File to get fines and interest reduced

To avoid penalties and interest, taxpayers must file their returns and pay any taxes they owe as soon as possible. Getting more time to file does not give you more time to pay. You get an extra six months with a filing extension, and the new filing deadline is October 17.

If you don’t pay your taxes by April 18, you will have to pay penalties and interest. Interest will be added to the taxes and penalties till the total amount is paid. Don’t miss the deadline of April 18, and make sure your tax credit is fully paid and paid timely.

However, if you reside in Maine or Massachusetts, you get an additional day off since both states celebrate Patriot’s Day holiday on April 18 and give their residents an extra day off for a holiday. In addition, because of the timing of the weekend and the event of the Emancipation Day holiday in Washington, D.C. on April 15, taxpayers had until April 18 this year. However, these are exceptions for a certain tax year, and in most cases, it’s best to just stick to the official deadline.

The extension period for resident aliens could be anywhere from an automatic two-month extension to as long as an additional 180 days to file, so if you’re abroad for a long time, including in disaster scenarios, this extension period might offer you a way out. When residing abroad, don’t forget there is the option to e-file your tax return. However, we’d strongly advise keeping April 18 as the official deadline.

It’s important to file and pay as much as possible because the penalties for filing late and paying late add up quickly.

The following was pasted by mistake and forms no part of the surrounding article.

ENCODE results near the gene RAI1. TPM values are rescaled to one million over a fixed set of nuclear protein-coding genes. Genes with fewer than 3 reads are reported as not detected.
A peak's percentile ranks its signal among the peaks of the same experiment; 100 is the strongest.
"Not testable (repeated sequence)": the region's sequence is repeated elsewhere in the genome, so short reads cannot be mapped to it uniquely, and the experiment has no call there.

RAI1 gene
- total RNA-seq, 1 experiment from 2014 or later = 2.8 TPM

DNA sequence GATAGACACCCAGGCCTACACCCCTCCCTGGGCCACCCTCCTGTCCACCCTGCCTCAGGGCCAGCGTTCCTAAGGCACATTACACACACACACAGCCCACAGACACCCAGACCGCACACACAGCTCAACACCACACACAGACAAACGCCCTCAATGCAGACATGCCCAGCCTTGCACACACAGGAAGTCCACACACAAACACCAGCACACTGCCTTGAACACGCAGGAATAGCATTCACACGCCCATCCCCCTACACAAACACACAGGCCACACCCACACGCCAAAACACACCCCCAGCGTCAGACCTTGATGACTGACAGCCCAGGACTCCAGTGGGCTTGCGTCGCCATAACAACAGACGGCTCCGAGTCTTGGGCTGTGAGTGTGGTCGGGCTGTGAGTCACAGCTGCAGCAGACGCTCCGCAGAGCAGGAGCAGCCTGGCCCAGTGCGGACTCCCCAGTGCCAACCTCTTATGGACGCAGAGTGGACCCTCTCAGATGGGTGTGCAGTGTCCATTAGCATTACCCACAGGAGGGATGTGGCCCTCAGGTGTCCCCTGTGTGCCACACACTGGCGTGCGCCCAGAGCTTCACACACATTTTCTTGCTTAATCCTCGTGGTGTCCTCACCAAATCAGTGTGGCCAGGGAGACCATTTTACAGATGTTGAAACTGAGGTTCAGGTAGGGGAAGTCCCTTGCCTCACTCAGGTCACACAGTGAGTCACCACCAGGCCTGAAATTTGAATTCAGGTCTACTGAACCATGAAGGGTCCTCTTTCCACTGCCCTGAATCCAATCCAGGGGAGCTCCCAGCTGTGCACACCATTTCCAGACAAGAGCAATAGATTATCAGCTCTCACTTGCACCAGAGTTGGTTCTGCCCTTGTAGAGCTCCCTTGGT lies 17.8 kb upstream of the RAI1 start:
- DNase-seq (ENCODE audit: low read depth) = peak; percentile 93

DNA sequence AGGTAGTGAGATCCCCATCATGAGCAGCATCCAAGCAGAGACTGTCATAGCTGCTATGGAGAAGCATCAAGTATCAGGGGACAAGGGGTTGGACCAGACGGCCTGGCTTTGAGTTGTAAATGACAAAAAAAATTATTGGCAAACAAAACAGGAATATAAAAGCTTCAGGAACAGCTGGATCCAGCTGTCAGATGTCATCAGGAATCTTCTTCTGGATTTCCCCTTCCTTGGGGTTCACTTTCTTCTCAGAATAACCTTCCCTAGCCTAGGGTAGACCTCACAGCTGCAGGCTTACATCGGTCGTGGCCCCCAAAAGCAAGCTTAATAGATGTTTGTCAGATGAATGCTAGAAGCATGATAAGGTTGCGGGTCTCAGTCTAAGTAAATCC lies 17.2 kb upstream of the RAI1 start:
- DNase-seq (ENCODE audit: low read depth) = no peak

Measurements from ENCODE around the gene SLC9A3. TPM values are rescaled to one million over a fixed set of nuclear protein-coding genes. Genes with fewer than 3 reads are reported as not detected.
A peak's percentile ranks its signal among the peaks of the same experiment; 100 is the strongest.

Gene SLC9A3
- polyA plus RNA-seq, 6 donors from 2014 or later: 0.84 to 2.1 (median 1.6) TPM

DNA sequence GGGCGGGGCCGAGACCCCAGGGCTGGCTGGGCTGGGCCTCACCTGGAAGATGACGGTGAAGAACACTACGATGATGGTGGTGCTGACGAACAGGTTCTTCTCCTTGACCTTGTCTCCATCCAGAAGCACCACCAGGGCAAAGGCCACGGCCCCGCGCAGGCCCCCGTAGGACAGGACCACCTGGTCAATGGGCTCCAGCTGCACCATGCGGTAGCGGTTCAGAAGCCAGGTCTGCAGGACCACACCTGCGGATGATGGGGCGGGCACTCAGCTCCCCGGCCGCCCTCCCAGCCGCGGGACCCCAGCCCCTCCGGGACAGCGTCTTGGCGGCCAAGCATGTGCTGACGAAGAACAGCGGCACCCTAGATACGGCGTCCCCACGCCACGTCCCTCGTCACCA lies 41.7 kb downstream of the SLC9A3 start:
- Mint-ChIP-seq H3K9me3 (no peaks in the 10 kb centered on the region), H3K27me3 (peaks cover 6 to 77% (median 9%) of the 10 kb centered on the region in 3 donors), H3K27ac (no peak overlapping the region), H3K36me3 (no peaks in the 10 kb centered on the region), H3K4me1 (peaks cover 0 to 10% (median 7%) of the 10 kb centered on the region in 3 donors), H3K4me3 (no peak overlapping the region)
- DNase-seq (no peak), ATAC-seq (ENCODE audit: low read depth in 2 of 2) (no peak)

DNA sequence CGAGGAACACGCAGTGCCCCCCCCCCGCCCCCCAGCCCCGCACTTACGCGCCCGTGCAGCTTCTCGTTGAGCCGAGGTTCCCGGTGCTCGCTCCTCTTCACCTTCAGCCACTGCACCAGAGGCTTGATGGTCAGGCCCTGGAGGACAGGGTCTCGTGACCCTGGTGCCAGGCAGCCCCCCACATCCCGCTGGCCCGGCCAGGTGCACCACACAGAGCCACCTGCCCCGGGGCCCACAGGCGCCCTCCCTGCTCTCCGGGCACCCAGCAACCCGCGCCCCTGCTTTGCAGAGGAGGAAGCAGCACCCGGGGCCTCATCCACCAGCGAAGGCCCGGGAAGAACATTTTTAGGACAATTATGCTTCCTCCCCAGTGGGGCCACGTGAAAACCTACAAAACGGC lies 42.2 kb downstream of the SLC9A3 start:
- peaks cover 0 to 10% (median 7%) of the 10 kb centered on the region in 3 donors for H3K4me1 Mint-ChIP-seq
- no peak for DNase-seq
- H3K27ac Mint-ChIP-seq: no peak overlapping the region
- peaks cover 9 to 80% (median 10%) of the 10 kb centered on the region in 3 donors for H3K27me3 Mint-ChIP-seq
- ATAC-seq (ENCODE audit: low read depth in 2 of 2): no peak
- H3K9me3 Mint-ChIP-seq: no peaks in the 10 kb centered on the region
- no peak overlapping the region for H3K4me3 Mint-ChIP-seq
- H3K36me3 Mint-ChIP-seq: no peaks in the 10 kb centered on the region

Even if taxpayers can’t pay the entire amount of taxes owed right away, they should still file a tax return to avoid possible late filing penalties. When taxpayers owe the IRS but can’t pay, they have several options.

In most cases, the inability to file a penalty is 5% of the tax owed for every month or portion of a month that a tax return is late, up to a maximum of five months. This total amount is reduced by the amount of the failure to pay the penalty for any month where both penalties apply. If a tax return is submitted upwards of 60 days after the due date, the lowest penalty is $435 or 100% of the back taxes, whichever is less.

For most people, the failure to pay the penalty is 0.5% of the unpaid tax every 30 days or part of a month until the tax is paid in full or until 25% is paid. The rate is not set in stone. See the ‘penalties page’ on IRS.gov for more information.

Taxpayers may get penalty relief if they have filed and paid their taxes on time for the past three years and meet other essential requirements, such as spending, making plans to pay any due tax, or filing a tax return. Visit the first-time penalty abate page on IRS.gov for more information.

failure to pay penalty

It's better to file late (and pay late) than not.

You might think, “I missed the deadline already, so what are a couple of    extra weeks?” But it’s best to send your tax return as soon as possible (we’ll explain why in a minute). So try to file the next day or as quickly as possible.